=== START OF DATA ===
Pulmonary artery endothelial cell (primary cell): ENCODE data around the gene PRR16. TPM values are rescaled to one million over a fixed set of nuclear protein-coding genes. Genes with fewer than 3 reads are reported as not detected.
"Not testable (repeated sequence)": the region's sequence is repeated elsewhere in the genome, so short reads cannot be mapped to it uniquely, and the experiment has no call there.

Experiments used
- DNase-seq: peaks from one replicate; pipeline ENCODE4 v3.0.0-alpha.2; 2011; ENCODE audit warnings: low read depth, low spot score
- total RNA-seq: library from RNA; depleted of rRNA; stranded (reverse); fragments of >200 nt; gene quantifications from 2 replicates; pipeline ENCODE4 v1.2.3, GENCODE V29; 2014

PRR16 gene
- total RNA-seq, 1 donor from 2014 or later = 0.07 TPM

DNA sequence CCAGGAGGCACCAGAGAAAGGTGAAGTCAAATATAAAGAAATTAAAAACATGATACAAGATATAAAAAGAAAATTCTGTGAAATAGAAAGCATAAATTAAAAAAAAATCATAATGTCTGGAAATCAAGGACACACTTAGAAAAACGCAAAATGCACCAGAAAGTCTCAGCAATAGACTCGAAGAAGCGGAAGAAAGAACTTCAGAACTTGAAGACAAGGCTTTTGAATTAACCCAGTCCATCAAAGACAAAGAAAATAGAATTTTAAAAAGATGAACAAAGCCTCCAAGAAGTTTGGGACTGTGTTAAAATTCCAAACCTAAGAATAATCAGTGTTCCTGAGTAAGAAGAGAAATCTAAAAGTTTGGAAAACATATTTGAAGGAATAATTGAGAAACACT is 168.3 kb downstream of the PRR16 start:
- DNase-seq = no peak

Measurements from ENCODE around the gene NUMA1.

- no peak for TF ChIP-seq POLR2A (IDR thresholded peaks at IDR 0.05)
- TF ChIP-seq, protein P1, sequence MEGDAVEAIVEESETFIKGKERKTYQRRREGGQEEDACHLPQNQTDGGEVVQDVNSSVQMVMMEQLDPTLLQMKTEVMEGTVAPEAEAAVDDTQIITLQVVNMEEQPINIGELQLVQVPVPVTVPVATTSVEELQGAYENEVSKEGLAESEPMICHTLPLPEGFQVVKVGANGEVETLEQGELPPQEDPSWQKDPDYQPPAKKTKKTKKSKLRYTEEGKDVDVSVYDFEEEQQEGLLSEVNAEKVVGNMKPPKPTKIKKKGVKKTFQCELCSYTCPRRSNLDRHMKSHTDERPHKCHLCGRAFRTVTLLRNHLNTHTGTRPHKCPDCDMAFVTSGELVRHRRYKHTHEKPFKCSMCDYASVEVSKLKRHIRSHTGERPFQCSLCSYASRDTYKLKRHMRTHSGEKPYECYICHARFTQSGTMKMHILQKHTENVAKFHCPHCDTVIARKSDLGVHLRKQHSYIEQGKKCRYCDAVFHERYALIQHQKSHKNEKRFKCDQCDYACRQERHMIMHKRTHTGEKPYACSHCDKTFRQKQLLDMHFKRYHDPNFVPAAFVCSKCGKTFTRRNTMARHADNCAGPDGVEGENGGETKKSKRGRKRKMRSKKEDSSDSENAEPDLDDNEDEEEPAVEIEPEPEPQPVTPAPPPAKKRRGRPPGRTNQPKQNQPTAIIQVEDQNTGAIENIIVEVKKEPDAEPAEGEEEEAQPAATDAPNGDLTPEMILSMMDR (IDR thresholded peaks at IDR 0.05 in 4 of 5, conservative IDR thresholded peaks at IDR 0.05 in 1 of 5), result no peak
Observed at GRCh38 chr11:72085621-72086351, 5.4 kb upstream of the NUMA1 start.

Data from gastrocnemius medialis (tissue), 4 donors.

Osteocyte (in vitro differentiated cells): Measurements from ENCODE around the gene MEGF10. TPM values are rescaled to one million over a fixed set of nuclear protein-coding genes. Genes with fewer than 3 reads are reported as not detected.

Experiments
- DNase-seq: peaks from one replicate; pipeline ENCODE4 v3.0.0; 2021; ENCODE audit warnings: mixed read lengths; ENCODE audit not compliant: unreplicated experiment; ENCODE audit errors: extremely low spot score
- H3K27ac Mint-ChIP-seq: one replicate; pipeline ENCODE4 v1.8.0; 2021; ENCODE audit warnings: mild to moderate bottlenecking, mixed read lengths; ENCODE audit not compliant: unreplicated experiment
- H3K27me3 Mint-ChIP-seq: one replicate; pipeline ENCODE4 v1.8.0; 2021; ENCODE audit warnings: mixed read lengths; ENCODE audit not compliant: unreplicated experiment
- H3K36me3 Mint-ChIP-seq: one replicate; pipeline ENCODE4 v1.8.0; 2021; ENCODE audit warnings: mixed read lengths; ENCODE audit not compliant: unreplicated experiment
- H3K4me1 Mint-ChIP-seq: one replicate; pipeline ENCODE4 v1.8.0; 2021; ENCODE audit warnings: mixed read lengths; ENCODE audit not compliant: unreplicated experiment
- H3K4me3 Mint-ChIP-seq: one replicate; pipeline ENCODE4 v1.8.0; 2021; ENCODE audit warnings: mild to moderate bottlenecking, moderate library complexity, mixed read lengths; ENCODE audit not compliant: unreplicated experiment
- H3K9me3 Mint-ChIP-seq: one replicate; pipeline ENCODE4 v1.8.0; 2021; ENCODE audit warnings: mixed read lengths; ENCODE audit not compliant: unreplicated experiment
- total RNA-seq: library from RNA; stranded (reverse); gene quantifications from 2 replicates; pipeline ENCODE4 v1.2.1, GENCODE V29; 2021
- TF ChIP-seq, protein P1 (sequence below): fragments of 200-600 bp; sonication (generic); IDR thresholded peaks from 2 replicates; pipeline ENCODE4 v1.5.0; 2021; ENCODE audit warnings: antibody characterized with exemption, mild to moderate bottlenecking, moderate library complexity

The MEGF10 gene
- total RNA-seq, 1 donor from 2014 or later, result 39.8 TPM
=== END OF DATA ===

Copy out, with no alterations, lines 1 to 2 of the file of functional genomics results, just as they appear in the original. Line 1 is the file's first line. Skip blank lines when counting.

Pulmonary artery endothelial cell (primary cell): ENCODE data around the gene PRR16. TPM values are rescaled to one million over a fixed set of nuclear protein-coding genes. Genes with fewer than 3 reads are reported as not detected.
"Not testable (repeated sequence)": the region's sequence is repeated elsewhere in the genome, so short reads cannot be mapped to it uniquely, and the experiment has no call there.